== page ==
Palmer Luckey of Oculus fame turns his attention to ‘defense’ and our borders

Palmer Luckey, the controversial Oculus co-founder who left Facebook a couple of months ago, is working on another startup.

Did we mention controversial?

Luckey is working on “a new kind of defense company, one that will save taxpayer dollars while creating superior technology to keep our troops and citizens safer,” he told the New York Times, which reports that the startup will be backed by prominent Donald Trump supporter Peter Thiel. The newspaper describes the technology as a “virtual border wall.”

Politics unofficially helped drive Luckey out of Facebook, which paid $2 billion to buy virtual-reality startup Oculus. Before the U.S. presidential election last year, Luckey was found to have donated money to a pro-Trump, anti-Hillary Clinton meme operation. (Luckey defended himself by saying he was a libertarian who planned to vote for Gary Johnson.) The group, Nimble America, was reportedly founded by a couple of moderators of a pro-Trump sub-Reddit known for racist memes.

Now, Luckey is concerned about monitoring the nation’s borders. His Southern California-based startup uses LiDAR, sensors and cameras that can be used for perimeter security, according to the New York Times. The newspaper also reports that Luckey has talked with Trump strategist Steve Bannon about using sensor technology at the Mexican border.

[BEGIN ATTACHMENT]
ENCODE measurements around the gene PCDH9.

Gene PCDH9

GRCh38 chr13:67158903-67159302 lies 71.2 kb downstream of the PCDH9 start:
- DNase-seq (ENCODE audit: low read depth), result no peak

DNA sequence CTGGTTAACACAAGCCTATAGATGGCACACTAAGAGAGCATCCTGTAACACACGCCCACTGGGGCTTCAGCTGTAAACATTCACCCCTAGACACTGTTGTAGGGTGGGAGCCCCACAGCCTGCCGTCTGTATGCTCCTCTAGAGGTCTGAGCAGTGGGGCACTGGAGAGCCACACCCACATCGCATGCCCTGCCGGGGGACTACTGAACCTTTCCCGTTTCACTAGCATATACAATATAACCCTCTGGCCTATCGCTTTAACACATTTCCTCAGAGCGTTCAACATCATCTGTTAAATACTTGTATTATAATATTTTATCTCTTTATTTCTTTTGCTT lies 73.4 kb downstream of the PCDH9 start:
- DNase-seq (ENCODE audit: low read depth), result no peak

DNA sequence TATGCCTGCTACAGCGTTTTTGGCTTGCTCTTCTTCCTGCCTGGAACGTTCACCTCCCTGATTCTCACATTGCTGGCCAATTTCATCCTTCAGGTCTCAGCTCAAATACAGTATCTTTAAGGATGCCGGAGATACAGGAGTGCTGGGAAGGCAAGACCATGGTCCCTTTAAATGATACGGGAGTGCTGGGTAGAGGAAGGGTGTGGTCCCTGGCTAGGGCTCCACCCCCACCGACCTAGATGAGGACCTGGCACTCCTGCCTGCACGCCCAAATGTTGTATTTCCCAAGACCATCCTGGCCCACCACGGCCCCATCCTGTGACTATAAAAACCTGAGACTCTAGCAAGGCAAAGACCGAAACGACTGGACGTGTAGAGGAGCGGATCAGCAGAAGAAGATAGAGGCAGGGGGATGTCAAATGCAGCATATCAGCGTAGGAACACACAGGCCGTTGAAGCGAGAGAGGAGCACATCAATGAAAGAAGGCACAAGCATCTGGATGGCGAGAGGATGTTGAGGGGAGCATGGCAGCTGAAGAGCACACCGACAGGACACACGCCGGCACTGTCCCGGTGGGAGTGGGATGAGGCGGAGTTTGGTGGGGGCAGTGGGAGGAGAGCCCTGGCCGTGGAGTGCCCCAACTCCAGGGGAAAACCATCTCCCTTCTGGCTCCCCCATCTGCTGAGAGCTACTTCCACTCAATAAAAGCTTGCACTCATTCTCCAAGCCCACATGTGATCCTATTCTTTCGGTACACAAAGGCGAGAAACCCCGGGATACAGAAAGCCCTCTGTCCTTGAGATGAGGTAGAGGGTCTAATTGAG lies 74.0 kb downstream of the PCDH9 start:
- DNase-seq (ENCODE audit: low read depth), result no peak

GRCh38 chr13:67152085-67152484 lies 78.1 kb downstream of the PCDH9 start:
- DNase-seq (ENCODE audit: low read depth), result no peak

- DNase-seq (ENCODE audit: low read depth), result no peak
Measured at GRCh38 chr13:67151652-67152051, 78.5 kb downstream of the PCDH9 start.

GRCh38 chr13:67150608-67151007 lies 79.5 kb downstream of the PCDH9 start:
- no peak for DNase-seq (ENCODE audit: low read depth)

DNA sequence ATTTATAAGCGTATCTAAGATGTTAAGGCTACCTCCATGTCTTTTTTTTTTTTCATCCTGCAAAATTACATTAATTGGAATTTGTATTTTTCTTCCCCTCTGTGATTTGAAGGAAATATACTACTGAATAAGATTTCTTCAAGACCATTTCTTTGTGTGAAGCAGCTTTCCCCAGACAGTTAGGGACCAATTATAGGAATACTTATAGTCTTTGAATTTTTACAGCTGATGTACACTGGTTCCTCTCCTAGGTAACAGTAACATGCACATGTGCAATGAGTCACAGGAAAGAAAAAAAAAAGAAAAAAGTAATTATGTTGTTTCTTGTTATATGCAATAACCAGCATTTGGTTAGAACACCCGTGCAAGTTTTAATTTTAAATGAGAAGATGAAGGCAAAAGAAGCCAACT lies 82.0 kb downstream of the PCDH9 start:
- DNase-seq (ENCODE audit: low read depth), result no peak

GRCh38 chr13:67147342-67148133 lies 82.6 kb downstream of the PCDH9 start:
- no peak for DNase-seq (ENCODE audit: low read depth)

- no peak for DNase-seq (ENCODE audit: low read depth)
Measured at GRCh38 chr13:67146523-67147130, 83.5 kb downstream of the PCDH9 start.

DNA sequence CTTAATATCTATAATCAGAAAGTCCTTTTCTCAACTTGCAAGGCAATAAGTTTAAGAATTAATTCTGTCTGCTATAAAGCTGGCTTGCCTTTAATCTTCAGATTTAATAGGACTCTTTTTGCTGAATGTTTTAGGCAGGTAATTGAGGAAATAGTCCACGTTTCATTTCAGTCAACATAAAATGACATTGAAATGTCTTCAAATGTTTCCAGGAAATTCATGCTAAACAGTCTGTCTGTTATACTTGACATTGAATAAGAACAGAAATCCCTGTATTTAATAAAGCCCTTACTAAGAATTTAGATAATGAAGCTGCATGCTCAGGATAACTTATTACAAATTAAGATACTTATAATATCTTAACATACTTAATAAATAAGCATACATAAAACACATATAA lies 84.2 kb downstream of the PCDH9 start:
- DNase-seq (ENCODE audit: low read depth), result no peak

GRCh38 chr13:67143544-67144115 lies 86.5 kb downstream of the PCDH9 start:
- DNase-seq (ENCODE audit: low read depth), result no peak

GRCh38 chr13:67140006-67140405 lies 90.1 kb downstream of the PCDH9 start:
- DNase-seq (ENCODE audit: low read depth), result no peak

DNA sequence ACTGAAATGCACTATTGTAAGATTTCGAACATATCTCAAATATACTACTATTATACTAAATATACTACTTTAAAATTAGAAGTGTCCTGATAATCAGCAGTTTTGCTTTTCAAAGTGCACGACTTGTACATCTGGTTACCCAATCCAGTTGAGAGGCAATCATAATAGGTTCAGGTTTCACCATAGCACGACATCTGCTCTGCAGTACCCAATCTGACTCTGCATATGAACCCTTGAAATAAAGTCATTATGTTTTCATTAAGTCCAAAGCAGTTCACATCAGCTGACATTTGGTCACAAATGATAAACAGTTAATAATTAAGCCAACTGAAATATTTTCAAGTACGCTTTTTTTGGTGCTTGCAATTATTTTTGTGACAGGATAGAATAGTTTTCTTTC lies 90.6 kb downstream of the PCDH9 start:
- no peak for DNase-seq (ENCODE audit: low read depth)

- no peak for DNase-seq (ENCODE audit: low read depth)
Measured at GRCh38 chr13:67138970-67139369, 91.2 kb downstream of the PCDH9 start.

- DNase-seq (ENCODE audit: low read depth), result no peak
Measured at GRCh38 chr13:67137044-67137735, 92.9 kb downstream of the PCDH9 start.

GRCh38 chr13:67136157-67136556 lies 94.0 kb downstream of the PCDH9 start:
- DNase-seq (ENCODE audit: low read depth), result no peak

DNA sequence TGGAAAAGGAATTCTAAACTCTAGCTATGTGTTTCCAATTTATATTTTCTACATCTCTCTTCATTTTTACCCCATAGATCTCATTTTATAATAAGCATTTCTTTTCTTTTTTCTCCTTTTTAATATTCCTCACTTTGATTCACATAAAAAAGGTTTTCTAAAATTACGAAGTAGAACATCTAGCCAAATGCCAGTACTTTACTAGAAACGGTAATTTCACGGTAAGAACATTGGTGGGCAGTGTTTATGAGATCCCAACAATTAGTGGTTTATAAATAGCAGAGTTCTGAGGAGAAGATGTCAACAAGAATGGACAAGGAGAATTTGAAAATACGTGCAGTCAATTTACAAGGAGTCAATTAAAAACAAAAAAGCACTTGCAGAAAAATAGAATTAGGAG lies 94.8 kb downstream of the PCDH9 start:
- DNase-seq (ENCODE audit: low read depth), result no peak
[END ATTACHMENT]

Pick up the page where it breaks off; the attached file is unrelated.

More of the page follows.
And he’s talking about politics on Reddit again. This is from a post last month on a thread about an article with the headline “Steve Wozniak is disappointed in Palmer Luckey”:

Some people want founders to keep their politics private and away from their business, others think they should do everything out in the open in a vocal way. You can’t make everyone happy, and there are good arguments on both sides , but it is clear that people who happen to align with opinions held by the majority of the media come out ahead either way.

By the way, Luckey, now 24, was 21 when Facebook bought Oculus. What has he done with his fortune so far? He has apparently stocked up on military-themed items: “a luxury home built atop a decommissioned Atlas missile silo” in upstate New York; a property in Chico with “decommissioned Titan 1 missile silos”; and several military vehicles, according to the New York Times.


Photo: Oculus co-founder Palmer Luckey holds up the new Oculus Rift virtual reality headset for photographers after a news conference in June 2015 in San Francisco. (Eric Risberg/AP)


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